I'm Dana Batho from Send Up the Count, a Facebook group that was started in December of 2013 in response to a spate of military suicides, one after the other, just before Christmas.
There are six admins. I'm the only one who's a veteran. I released in August of last year. I was medically released; I got a neck injury in training.
Send Up the Count covers all aspects of mental health for the military, veterans, and first responders. That includes depression, PTSD, other OSIs and things like that, relationship issues, and financial issues. We don't really discriminate as long as you're either military or a first responder. We cover any issue. It's basically a sounding board, a peer resource support group. We have a lot of resources listed. A lot of people find that really useful because they can come to our group and see this huge list of resources that they can access in one place instead of having to go all over the place.
As far as the group itself goes, it's apolitical, and we also have nothing to do with money. We've done this completely with no funding. It's literally just people helping each other, people who've been there and want to support each other.
For me, because I'm relatively new into the Veterans Affairs system, I'm still learning a lot of things about the different systems and such. One of my main issues is that there is quite a big discrepancy between what we're told before we release, by the Veterans Affairs staff at the JPSU and in the SCAN seminars and things like that, and the information we're told by Veterans Affairs after we release.
For example, I was told that there was a possibility that I might have to reimburse close to $9,000 of massage therapy that was misallocated to me—nothing to do with my fault—and I was also told before I released that all medications would be covered under my disability award. Again, just yesterday, I paid for some medications that should have been covered. It's quite a hurdle. That's a really big problem when you're already dealing with a lot of issues. You don't need to be told one thing from one side and then something else from somebody else. It makes what you're going through in general very difficult, on top of what's already very difficult.
Another major issue I have is that it can take a very long time to access resources, particularly for mental health issues. Personally, I deal with chronic pain. I was injured four years ago. I asked for some psychological help in November, and I'm still waiting to have an actual appointment with a counsellor. That's a really long time to wait for actual help.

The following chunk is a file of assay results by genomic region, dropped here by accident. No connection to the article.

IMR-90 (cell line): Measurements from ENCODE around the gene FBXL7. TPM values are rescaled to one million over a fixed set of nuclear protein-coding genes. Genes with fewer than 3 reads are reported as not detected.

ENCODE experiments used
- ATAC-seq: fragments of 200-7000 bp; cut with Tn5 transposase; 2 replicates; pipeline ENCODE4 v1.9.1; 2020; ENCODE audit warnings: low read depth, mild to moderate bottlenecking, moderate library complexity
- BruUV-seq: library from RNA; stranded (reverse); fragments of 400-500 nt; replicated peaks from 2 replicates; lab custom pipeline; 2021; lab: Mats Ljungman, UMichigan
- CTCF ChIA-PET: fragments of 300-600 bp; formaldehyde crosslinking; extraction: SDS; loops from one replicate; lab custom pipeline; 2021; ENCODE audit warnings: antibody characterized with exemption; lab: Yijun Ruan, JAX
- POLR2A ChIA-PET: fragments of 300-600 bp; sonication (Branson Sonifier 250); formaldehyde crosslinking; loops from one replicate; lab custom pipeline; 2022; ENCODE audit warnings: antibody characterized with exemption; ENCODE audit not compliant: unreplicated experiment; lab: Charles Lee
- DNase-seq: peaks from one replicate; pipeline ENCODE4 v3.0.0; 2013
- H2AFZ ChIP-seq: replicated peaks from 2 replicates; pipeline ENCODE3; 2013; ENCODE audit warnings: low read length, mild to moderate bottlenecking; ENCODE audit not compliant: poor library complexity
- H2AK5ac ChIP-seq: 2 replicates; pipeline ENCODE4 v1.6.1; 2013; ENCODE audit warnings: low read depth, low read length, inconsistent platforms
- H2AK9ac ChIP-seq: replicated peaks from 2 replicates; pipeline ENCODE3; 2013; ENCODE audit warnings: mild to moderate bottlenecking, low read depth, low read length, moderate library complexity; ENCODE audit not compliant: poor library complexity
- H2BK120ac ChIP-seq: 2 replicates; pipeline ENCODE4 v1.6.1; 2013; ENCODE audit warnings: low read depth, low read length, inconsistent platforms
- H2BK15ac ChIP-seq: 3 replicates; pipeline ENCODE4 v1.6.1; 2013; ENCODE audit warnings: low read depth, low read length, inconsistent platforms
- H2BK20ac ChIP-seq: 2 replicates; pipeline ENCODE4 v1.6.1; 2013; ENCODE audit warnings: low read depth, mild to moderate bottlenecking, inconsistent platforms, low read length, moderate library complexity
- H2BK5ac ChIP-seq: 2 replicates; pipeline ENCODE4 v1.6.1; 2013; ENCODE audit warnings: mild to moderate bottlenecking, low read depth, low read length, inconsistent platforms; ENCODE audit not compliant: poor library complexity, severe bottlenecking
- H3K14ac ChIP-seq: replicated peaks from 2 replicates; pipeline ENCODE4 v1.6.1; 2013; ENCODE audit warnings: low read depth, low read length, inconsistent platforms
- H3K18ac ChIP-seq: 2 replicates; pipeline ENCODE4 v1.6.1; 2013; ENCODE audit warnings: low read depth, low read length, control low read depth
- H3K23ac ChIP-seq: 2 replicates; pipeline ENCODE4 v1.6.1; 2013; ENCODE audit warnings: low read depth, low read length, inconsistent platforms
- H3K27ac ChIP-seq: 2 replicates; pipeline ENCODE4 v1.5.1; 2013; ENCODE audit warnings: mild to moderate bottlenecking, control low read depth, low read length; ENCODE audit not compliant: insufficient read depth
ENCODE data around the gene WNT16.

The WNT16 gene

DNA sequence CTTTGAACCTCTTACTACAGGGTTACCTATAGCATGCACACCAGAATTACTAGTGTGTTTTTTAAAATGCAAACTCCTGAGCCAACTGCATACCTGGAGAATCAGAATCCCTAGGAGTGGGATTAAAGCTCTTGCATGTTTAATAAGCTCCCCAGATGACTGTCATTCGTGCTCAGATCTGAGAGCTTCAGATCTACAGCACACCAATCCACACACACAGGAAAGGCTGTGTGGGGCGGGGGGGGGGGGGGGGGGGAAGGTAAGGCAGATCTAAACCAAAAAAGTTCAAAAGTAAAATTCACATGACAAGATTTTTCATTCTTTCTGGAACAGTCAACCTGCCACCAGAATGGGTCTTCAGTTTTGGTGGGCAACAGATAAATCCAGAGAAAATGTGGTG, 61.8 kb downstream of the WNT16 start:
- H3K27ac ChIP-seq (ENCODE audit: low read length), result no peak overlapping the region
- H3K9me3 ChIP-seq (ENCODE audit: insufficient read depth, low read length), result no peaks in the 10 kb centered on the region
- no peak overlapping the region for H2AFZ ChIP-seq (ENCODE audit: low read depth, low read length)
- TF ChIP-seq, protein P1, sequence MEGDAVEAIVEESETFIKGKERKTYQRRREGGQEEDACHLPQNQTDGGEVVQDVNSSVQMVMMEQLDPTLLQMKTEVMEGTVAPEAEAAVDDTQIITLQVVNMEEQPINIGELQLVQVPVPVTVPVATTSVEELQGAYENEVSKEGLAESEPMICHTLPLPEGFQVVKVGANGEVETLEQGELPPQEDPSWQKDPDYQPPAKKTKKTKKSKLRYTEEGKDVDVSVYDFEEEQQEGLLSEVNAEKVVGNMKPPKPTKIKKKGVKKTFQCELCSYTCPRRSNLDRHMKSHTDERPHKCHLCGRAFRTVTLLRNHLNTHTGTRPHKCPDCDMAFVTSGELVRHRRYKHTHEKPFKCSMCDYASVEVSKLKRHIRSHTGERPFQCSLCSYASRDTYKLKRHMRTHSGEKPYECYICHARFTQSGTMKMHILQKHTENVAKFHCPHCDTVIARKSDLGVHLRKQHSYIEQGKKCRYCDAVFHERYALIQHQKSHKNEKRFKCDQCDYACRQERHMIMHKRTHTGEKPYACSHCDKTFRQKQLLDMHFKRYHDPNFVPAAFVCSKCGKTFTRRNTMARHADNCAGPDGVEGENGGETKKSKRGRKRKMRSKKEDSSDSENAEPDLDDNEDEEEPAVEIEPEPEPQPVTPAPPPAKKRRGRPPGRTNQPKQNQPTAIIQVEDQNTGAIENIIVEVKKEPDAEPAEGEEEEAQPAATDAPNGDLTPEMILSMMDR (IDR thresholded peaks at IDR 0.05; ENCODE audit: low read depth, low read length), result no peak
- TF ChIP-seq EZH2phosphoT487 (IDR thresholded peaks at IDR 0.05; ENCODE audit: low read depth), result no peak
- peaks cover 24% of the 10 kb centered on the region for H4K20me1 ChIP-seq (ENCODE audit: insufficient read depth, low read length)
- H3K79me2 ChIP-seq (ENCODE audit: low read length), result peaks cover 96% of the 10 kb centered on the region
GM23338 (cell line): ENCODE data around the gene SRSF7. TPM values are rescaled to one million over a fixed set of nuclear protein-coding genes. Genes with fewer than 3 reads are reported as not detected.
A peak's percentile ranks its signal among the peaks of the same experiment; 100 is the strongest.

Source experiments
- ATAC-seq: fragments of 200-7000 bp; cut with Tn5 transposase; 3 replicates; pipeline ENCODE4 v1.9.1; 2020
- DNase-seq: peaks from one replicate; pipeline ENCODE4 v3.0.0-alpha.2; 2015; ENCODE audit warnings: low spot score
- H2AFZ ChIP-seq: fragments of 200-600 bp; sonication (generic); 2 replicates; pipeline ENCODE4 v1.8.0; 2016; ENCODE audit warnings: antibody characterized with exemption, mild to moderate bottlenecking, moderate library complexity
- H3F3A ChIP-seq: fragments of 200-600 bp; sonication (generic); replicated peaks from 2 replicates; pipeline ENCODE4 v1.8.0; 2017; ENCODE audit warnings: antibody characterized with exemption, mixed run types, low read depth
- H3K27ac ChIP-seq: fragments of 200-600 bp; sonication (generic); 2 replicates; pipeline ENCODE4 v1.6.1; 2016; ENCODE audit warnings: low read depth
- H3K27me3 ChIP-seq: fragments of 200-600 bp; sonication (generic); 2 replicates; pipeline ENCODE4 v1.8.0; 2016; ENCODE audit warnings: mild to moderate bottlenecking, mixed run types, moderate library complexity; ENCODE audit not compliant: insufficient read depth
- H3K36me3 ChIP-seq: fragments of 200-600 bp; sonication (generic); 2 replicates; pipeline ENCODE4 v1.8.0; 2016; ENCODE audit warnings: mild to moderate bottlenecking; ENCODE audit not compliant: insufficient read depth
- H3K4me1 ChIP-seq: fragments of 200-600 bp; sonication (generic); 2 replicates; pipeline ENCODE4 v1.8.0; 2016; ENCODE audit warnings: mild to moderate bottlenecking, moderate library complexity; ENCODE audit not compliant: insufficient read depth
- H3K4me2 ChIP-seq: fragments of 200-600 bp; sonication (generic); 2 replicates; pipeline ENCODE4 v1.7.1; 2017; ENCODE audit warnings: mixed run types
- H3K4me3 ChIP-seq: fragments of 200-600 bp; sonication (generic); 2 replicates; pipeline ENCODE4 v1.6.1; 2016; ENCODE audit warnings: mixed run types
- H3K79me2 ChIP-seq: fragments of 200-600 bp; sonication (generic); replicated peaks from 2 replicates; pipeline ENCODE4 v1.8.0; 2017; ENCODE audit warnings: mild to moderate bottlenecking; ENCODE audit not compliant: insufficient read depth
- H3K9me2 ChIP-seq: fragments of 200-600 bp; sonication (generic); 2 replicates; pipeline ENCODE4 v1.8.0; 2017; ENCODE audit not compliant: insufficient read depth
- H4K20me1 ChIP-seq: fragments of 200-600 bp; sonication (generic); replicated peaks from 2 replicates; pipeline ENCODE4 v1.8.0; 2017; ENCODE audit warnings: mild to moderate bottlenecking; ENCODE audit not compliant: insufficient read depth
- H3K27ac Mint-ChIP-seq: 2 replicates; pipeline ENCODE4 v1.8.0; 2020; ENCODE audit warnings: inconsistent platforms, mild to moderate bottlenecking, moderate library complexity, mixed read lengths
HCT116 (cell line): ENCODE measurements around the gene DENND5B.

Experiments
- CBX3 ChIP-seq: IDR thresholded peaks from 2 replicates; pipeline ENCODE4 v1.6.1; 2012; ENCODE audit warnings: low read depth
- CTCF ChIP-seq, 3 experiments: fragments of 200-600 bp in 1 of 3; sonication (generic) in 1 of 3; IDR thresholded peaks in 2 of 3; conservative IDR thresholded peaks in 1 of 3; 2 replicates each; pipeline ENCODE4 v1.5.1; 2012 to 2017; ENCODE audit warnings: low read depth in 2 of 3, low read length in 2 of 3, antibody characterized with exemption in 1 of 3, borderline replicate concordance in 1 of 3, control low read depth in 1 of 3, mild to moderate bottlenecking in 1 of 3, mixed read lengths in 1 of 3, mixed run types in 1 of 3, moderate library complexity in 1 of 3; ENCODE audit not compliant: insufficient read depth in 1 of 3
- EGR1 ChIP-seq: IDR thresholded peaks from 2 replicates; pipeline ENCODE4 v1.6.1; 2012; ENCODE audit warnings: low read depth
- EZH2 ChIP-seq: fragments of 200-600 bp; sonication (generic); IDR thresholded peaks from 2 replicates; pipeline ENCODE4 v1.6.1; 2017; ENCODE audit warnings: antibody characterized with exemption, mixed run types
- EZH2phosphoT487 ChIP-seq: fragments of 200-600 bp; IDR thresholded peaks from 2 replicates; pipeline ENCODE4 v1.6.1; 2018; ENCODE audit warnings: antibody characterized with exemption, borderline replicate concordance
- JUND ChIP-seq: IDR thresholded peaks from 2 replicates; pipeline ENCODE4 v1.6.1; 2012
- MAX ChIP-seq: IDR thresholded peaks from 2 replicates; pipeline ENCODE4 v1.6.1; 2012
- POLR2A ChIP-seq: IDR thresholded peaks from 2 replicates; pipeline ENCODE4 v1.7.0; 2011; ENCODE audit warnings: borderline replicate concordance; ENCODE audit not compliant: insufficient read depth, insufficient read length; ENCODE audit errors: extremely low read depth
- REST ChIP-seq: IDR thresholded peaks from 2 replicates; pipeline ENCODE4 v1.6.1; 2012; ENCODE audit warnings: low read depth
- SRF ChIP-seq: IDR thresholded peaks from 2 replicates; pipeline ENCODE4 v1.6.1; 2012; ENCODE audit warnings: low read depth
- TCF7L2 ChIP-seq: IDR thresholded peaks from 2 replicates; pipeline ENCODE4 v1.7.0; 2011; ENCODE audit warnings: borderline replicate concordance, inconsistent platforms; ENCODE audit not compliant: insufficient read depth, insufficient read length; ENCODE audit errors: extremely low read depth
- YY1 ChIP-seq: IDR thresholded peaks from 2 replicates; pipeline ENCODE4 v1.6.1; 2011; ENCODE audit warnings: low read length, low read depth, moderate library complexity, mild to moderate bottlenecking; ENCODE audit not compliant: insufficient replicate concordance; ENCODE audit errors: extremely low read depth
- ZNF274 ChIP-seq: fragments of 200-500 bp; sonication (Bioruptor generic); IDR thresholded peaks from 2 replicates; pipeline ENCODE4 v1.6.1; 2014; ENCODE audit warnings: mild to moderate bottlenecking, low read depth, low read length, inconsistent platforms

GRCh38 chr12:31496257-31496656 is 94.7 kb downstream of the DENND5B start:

Military members tend not to ask for help that easily, so when they do ask for help, they're pretty much near the end of their rope. This is something that I've noticed very much in the Send Up the Count group. People are pretty much at the end of their rope by the time they do actually think to ask for help, so having a four- or five-month delay between asking for help and actually getting that counsellor's appointment can be highly problematic, I'll say, for many people. It contributes to a lot more stress than is necessary and, in my case, a lot more physical pain.
There are things that they're doing very well. I can tell that the staff of Veterans Affairs are trying really hard to help the people they've been assigned to, but there are a lot of gaps in the system. My case manager retired and I wasn't told who my new case manager was even a month later, so that's a gap in the system.
Things like filling out forms online are very useful for me because I can't write anymore and I can't do a lot of things physically, but there are technology issues. One is that the forms will only open in certain browsers. I'm pretty tech savvy. I was working as an intelligence officer and a cyberthreat analyst for Transport Canada, so I'm pretty tech savvy, and if I'm having issues in accessing some of the online services, I'm sure other people are having issues as well.
Those are pretty much my main concerns for the moment, but also, in regard to accessing your case manager, the online system for contacting case managers isn't great. They apparently don't check their emails that often when it goes through the online system, and phoning them is kind of a pain because you have to go through an operator and tell them basically your entire life history before they connect you. There could be ways to streamline that process a lot.